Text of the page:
We are examining the impact of low-oxygen (hypoxia) stress on coral reef ecosystems. Coral reefs are in decline, and human-assisted restoration is actively trying to reverse this trend. Our project will help improve the ability of coral reef managers and coral restoration practitioners to identify and understand the effects of hypoxia on key coral restoration species and select optimal sites in the Florida Keys for coral restoration.
Why We Care
The coral reef ecosystems of the southeast United States provide habitat, food, and shelter to hundreds of species of fish and invertebrates. Their economic role in supporting fisheries, dive/snorkeling tourism, and other recreational industries is also considerable. In addition to these valuable services, coral reefs act as barriers to protect the highly populated southeast Florida coast from waves and floods.
Hypoxia (low oxygen) poses a serious and escalating threat to marine ecosystems globally. While the impacts of hypoxia have been well characterized in temperate marine systems, they remain poorly understood for tropical coral reef ecosystems. Preliminary studies indicate that hypoxia has negative consequences for coral health and reef diversity. With many of the world’s coral reefs in decline, it is important to understand the additional threat represented by hypoxia. Human-assisted coral restoration efforts are increasing to reverse the trends of coral reef loss. Thus, understanding how hypoxia can impact the survival of corals is key to developing the best strategies for choosing restoration sites and coral species ro maximize the likelihood of success.
What We Are Doing
We are providing the first systematic assessment of the response of corals and coral reefs to hypoxic stress. Our goal is to support coral reef managers and coral restoration practitioners in coral reef conservation by providing them with the tools to understand and identify the impacts of hypoxia and select appropriate sites for restoration that minimize these impacts.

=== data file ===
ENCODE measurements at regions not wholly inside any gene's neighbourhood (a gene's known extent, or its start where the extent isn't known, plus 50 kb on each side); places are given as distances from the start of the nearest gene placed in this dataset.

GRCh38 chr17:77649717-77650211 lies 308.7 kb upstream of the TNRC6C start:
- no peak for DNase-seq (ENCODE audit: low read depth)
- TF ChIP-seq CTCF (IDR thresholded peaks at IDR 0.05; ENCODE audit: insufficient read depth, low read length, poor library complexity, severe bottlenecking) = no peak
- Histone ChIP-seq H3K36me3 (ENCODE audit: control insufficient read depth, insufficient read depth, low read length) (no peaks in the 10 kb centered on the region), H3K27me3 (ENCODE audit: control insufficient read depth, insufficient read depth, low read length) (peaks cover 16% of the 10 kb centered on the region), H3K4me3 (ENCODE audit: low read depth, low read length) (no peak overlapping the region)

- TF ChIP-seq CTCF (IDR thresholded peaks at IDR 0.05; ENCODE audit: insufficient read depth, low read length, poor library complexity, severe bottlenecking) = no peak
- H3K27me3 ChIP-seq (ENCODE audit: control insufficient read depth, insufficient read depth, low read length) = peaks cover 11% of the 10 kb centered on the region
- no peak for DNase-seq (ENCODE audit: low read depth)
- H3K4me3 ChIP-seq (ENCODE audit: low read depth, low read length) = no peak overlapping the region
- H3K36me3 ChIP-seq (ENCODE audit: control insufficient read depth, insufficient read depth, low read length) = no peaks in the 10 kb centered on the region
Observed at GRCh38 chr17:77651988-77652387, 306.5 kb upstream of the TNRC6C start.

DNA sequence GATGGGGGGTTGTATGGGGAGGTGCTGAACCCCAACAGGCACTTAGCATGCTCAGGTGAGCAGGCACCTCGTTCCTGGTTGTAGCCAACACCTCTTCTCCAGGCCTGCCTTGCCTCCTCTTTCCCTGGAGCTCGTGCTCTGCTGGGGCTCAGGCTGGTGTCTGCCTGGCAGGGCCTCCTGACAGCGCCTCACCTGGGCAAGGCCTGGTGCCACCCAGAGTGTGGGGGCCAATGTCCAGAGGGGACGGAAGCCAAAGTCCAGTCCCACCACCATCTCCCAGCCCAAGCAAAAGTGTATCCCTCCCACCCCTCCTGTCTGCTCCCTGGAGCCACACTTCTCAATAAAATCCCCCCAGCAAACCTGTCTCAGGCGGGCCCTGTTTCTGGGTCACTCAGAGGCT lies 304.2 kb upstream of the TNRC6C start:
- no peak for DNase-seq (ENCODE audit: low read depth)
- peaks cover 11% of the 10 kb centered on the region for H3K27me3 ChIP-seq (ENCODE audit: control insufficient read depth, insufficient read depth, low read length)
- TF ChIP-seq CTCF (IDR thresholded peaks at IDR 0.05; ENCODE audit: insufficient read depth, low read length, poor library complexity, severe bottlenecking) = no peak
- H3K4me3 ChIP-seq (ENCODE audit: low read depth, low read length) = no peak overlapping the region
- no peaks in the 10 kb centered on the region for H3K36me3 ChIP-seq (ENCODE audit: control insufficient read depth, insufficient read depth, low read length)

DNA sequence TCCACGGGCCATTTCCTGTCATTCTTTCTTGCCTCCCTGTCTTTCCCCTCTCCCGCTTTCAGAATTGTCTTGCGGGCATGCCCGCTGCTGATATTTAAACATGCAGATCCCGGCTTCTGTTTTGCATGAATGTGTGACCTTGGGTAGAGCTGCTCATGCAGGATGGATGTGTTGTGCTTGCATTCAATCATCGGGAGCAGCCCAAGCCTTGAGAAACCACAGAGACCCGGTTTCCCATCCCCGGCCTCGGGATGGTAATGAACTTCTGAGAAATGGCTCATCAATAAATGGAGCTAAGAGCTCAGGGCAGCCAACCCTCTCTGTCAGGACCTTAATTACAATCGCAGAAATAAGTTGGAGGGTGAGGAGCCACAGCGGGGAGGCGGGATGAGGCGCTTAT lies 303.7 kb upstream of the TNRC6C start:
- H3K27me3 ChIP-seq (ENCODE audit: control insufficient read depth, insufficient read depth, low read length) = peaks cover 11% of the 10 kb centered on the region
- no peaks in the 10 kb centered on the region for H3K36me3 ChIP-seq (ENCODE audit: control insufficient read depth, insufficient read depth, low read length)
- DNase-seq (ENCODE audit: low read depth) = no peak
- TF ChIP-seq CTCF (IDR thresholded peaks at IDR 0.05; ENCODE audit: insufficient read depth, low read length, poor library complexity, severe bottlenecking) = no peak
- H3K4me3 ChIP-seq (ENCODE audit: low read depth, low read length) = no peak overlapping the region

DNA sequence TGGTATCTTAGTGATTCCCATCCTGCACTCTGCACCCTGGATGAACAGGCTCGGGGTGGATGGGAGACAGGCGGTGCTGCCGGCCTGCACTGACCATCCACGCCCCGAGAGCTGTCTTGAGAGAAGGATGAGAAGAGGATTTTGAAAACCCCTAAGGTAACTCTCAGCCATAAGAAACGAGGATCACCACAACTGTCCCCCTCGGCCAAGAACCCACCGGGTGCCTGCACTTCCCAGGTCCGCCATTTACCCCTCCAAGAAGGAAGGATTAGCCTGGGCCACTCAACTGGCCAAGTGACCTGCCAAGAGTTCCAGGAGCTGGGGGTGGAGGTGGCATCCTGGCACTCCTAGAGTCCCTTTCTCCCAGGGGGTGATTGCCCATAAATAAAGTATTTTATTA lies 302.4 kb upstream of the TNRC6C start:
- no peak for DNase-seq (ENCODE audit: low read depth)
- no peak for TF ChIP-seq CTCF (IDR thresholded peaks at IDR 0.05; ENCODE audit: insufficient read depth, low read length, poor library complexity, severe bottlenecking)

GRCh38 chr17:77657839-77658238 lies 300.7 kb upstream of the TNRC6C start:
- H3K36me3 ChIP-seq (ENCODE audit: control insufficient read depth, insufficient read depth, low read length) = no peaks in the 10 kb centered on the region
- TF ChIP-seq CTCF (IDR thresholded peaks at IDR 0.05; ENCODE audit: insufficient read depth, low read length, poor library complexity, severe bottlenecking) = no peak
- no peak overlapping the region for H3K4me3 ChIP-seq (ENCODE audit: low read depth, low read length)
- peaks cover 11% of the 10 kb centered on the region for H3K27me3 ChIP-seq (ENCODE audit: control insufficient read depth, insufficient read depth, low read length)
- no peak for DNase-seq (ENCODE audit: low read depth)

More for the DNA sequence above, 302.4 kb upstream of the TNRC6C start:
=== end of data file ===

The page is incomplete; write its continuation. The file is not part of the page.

We will establish the state of knowledge on the impacts of hypoxia on coral reefs globally by convening a working group to synthesize existing research, identify knowledge gaps, and establish a collaborative network of coral reef stakeholders. We will identify indicator species and sublethal signs of hypoxic stress in corals by conducting lab tests on how hypoxia and other stressors impact coral restoration species (e.g., Acropora cervicornis, Montastraea cavernosa, Orbicella faveolata, Pseudodiploria clivosa, Siderastrea radians, and Porities astreoides). In addition to lab studies, we will identify water quality criteria for healthy coral reefs and survey water quality and coral condition at coral restoration sites in the Florida Keys across a gradient (offshore to inshore) spanning various reef habitats. The water quality criteria and the thresholds of the coral restoration species to hypoxia will improve coral restoration by prioritizing candidate species and sites for coral rearing and restoration activities.
This project is part of the NCCOS Coastal Hypoxia Research Program (CHRP), and is led by Andrew Altieri at the University of Florida in collaboration with Valerie Paul and Maggie Johnson of the Smithsonian Institution. To ensure that our project and its outputs are useful to managers, we will work closely with federal and Florida state resource managers and coral restoration practitioners to translate our results.